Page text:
US soldiers watching as others prepare artillery for wounded veterans to shoot during 'Operation Proper Exit' at Forward Operating Base Shank in Afghanistan's Logar Province, May 2014. Photo: AFP / Brendan Smialowski

In August 2021, the US military withdrew from Afghanistan after fighting a war there for nearly 20 years.

In addition to Afghanistan, the US has reduced its military presence in several other conflict zones in recent years. It has lowered troop levels in Iraq from 170,000 in 2007 to 2,500 in 2021, and in Syria from 1,700 in 2018 to around 900 today.

While these reductions may seem like a US military withdrawal from the world stage, its presence overseas remains vast.

As political scientists, we examine the costs, benefits and perceptions of US military deployments abroad. Our research shows that though the scope and location of its deployments may change, the US military remains an influential global player.

Domestically, pressures to reduce the defense budget make overseas deployments an attractive target to cut. Internationally, opposition to hosting the US military can also increase the cost of maintaining bases.

For the US to maintain its influence, it will have to adapt to these increasing international and domestic pressures against its foreign military presence. Alternatively, the gradual withdrawal from its overseas commitments will make it harder for the US to maintain its alliances and the international institutions it has crafted.

American soldiers on the tarmac of the Bargam airbase. Photo: AFP / Jimin Lai

A history of deployments

US military deployments and bases reassure allies, deter rivals and support humanitarian missions and military training. They also act as a command center for varied operations, including drug interdiction and counterterrorism. A base gives the US the ability to credibly respond to emerging threats and crises in a region.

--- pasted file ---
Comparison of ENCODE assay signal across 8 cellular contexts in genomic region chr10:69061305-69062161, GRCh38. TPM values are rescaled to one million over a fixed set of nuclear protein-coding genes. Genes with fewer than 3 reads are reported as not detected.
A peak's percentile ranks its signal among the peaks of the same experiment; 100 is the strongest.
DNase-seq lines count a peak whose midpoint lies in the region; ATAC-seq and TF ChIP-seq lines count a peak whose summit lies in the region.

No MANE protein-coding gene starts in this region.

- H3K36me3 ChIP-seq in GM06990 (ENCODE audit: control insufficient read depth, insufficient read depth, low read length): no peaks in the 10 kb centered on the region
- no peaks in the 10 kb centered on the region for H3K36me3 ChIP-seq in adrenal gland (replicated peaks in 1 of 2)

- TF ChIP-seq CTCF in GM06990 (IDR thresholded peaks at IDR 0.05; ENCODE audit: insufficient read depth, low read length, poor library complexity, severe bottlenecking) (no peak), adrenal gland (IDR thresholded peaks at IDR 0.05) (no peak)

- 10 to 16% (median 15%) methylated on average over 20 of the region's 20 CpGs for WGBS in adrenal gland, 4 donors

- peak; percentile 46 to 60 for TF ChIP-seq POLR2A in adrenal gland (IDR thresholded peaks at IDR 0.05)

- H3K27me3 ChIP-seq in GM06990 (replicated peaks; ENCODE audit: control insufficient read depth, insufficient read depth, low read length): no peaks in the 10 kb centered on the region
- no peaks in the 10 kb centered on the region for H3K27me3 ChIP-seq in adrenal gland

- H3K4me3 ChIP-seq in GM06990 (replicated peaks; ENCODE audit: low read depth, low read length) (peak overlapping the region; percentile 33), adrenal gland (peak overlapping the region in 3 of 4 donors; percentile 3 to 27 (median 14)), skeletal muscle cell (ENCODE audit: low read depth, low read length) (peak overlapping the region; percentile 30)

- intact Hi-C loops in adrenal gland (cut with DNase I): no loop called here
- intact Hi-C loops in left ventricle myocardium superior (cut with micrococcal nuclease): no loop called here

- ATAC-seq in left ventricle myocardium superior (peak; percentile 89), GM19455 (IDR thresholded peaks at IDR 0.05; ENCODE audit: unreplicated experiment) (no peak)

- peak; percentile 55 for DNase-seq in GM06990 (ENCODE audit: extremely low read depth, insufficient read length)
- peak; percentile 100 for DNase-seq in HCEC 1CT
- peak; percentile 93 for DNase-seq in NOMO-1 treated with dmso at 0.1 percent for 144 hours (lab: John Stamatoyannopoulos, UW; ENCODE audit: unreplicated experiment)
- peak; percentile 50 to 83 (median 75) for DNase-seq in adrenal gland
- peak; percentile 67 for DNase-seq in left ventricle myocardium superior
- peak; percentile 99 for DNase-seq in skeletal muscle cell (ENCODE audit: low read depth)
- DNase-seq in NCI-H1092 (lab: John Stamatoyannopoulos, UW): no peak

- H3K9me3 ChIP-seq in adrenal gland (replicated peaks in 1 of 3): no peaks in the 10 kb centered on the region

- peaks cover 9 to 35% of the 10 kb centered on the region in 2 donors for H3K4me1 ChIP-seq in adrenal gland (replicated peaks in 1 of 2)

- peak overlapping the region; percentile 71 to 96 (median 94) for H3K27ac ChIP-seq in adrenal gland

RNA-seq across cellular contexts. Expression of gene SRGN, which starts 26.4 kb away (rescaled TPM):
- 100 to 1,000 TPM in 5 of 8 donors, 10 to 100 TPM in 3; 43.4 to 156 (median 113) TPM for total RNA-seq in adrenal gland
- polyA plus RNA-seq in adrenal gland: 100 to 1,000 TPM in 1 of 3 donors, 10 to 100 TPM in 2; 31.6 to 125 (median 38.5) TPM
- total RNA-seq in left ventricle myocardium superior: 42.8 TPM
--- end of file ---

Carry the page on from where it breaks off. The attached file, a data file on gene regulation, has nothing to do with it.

They can range from small listening posts with a handful of people to a virtual city like Camp Humphreys in South Korea, which hosts more than 35,000 military and civilian personnel.

We recently published updated data on the number of US troops deployed overseas, based on reports published by the Department of Defense’s Defense Manpower Data Center. The data shows that in 2021 the US had 171,477 service members located overseas, a small decease from 177,571 in 2020.

Beyond personnel, the US owns over 600 locations used by the military in countries and territories. These sites range from larger bases and training ranges to smaller sites, including petroleum product storage stations in Turkey and Portugal and Army golf courses in Germany and South Korea.

The US established its first permanent overseas military facility at Guantánamo Bay, Cuba, in 1898 at the end of the Spanish-American War. The US Platt Amendment stipulated the legal option for the US to buy or lease land from Cuba in perpetuity.

Notably, the Cuban government does not recognize the US right to hold Guantánamo and does not cash the US’s monthly US$4,085 rent checks. Beyond that, except for bases in the Philippines, US bases remained limited worldwide until World War II.

The Second World War saw the US expand its base network through aid agreements and the military occupation of Germany and Japan. More than 16 million service members were mobilized for the war, and about 7.6 million were deployed to conflicts in Europe, Asia and Africa.

Bases in this period were established or leased in areas like Canada, France, Germany, Japan and Guam.

After the war, the number of US personnel overseas declined globally. Yet new engagements in North Korea, Vietnam, Iraq and Afghanistan were accompanied by rapid and large deployments to Asia and the Middle East.

A shifting presence

While the US has maintained a global military presence for the last 70 years, its approach has changed over time.

Deployments from 1950-2021 by country, using data from Allen, Flynn, Machain Martinez (2021). Michael A Allen

Recently, US military deployments, many without a formal US military base, have been used to help counter China’s expanding influence in Africa.